When COVID-19 was affecting regions in China, it was quickly realised that shipping would be affected from the country. However, it wasn’t predicted that northern Italy would be next. Having transparency through the supply chain means your business can act quickly to divert your supply route even if the affected suppliers are several tiers down, saving your production and keeping your customers satisfied.
Without this, it could take weeks for the information to be reported back to you.
Of course, supply disruption might not be caused by something that happens in a whole area. There could be one weak link in the chain which cascades down your supply chain.
Supplier risk is when an individual company fails on their obligations and disrupts your supply chain. This could be a one-off occasion rectified with performance management, or something more dramatic like when a supplier falls into administration.
When Carillion collapsed in the UK the effects ricocheted out, costing taxpayers £148m and leaving rivals with tumbling share prices as investors worried about their liquidity.
Large scale projects continued because there were mutual contracts in place to cover the work. The smaller facilities management contracts were, however, left unfulfilled. No one likes to manage their supply chain reactively rather than proactively, but many government bodies had to find alternative suppliers quickly.
When a situation is identified that could cause a supplier to collapse you can intervene to support the supply chain and ensure continued supply and productivity.
Morrisons identified 3,000 small suppliers who were at risk of cashflow problems due to the pandemic and moved them to immediate payment terms. And that was the 13th March. Before the UK lockdown. Morrisons had the critical information on farmers and producers so they could act so quickly when the pandemic hit.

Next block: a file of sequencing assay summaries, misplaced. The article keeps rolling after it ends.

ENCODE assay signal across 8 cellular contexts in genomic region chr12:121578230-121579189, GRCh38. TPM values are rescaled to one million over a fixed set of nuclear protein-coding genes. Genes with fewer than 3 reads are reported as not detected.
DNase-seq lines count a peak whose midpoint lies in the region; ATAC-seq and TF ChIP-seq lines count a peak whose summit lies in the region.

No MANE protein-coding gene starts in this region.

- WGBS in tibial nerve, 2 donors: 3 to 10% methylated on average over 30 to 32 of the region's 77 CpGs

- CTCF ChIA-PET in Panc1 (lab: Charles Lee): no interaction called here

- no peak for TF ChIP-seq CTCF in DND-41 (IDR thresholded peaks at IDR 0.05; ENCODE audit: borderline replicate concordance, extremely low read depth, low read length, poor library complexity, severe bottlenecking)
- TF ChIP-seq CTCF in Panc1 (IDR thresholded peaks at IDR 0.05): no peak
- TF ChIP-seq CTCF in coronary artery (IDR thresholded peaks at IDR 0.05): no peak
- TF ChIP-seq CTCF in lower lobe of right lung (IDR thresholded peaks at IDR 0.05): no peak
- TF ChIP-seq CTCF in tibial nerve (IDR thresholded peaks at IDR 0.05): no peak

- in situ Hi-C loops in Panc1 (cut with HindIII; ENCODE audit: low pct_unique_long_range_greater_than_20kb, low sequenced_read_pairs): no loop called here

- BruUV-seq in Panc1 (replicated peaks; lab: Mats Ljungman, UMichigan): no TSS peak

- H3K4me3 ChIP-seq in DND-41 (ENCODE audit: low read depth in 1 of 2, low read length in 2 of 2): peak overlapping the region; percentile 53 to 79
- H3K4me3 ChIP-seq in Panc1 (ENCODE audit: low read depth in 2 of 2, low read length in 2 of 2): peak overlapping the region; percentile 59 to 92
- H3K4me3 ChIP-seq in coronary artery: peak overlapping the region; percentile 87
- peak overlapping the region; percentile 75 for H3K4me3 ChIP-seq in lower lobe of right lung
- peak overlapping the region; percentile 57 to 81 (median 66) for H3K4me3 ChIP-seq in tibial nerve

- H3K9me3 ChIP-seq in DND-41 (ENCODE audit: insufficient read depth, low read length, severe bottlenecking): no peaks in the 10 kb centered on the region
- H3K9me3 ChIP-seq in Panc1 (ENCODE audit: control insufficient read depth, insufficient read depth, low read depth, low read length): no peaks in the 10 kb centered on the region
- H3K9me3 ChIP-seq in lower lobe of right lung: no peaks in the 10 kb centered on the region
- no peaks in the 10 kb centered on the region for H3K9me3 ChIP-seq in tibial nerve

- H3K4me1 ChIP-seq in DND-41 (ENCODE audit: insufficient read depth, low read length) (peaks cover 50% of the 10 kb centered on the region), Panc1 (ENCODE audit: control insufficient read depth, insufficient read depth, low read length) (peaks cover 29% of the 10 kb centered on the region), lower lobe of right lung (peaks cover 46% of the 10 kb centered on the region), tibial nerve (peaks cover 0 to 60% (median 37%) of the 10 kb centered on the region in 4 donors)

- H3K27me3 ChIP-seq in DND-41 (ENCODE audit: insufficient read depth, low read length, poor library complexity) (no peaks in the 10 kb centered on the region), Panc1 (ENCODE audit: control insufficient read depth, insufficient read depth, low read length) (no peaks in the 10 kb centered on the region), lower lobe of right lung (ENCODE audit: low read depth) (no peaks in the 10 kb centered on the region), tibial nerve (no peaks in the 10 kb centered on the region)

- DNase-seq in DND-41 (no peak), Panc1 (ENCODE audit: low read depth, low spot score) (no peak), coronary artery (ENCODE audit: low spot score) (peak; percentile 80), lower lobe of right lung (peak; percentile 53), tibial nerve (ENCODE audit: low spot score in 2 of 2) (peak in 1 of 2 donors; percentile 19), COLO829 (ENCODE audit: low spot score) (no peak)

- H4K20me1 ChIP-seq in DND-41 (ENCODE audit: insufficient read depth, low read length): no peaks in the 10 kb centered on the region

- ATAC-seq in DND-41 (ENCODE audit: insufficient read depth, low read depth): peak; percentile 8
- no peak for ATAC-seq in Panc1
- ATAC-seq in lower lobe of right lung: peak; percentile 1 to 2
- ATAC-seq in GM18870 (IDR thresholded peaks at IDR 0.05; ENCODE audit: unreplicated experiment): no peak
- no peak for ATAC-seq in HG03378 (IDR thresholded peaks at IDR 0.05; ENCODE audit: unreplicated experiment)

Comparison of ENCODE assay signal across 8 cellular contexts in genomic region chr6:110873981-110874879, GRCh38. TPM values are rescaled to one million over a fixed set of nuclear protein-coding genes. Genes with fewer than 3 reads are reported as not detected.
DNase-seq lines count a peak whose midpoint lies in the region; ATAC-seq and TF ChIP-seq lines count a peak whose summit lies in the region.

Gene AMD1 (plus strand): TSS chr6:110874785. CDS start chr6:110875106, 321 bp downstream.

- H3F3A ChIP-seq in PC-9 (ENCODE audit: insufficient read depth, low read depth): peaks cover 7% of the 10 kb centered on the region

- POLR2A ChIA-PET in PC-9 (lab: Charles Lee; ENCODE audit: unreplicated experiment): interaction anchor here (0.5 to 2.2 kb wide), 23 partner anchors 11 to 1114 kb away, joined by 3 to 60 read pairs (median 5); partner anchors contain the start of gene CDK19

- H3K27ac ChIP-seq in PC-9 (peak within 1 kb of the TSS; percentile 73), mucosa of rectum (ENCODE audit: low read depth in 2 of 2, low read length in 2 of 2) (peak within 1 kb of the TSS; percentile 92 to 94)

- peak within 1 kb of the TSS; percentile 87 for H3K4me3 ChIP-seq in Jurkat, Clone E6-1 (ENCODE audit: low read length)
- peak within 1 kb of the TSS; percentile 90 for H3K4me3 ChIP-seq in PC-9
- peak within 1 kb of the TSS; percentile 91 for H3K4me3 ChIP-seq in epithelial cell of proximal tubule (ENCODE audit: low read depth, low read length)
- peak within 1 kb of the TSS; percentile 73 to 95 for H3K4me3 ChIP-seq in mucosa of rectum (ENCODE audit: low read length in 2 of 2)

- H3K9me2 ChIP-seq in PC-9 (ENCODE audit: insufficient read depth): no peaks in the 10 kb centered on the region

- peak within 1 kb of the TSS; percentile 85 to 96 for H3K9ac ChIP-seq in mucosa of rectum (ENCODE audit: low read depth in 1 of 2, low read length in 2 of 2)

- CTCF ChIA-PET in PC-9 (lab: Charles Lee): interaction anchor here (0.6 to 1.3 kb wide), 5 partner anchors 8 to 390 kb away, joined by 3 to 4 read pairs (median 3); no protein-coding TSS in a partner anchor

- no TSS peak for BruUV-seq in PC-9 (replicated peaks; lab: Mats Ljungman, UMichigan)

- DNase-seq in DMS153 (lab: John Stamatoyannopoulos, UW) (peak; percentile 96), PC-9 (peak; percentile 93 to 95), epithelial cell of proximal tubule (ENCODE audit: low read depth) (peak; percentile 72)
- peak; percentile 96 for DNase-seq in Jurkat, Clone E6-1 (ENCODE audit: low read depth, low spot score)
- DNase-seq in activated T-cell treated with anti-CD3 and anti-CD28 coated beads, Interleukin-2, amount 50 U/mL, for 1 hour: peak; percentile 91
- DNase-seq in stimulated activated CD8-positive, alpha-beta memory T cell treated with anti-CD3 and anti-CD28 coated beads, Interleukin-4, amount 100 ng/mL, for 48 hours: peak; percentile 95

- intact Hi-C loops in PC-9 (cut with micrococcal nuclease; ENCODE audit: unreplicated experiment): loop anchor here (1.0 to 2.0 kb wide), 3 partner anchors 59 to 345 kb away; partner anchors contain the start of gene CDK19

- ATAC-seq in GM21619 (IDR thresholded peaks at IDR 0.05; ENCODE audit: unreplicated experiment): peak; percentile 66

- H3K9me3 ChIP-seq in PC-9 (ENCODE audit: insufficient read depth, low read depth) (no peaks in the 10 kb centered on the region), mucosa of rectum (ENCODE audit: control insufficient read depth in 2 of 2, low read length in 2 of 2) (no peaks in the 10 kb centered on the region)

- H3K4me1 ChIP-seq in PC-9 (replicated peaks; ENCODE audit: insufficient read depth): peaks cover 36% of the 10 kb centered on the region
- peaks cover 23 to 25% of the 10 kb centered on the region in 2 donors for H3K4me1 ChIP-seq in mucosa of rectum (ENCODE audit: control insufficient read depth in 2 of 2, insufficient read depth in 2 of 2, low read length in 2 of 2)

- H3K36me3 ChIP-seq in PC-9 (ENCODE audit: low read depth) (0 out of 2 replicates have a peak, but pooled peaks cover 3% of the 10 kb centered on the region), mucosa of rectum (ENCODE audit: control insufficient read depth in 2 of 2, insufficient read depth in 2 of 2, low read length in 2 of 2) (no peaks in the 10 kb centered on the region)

It’s always disappointing when a supplier lets you down, especially when the reasons for failing to deliver are unclear.
Understanding the key components of your supplier’s products means you can see if there’s a bottleneck or localised disruption which is preventing delivery. These materials could be buried several layers deep in the supply chain.
Let’s take the example of helium, which may seem unobtrusive, but it’s used extensively in the manufacture and testing of silicon wafers, fibre cable, LCD screens, cars, aerospace, scientific research, rocket fuel, herbicides, and MRI scanners.
Helium is in shorter supply around the world and throughout 2019 there was a global force majeure where all producers reduced their output and prices jumped by a staggering 135%.
As the gas is a non-renewable resource, these events are likely to keep recurring and could be disrupting your supply and driving your costs upwards. Helium may not be identified as a direct raw material but its instability in the global market could be risking your whole supply chain.
Mapping makes sure you know what’s in your supply chain and what affects your costs and your delivery to customers.
A supply chain that has been mapped is visible to a company’s procurement team and its board of directors.
Visibility means you can see an event happening in one part of the world and instantly know its effects on your productivity. It means you can manoeuvre your supply chain to pick up secondary sources in an unaffected area.
In short, it allows for agility.
It also protects your brand value.
Marks & Spencer launched Plan A with the tagline “because there is no Plan B” in 2007. Plan A was the idea to map the entire supply chain of all its products with improving sustainability as a key goal. Since 2017, it has been integrated into its business strategy to re-ignite its customers’ passion for its products.
M&S has identified corporate compliance and responsibility as a principal risk to its business. Its Plan A allowed it to be ahead of the curve when single-use plastic hit the headlines in 2017 because it was able to show consumers the work it had already been doing to reduce waste in its packaging.
The company has seen supply chain mapping not only as a way to prevent reputational damage but as a selling point to its customers. In fact, it has become so transparent that anyone can use its interactive map to view where all its supply chain partners are located.
Can you identify your suppliers in Tier 2? What about beyond that, to Tier 3 or 4?
If your end customers are consumers, there’s never been a more critical time to fully understand your supply chain. A staggering 75% of the British public are consciously changing their buying behaviours to choose more ethically sourced or environmentally friendly products, and this trend is echoed across Europe and North America.
If your critical supply items cross multiple borders, your production will be interrupted by border closures caused by the pandemic.
In short, if you require an agile and resilient supply chain so that an event in any part of the world can be mitigated before it affects your service delivery to customers, you need supply chain mapping.
This one action could benefit your bottom line and protect your reputation, so have you mapped your supply chain?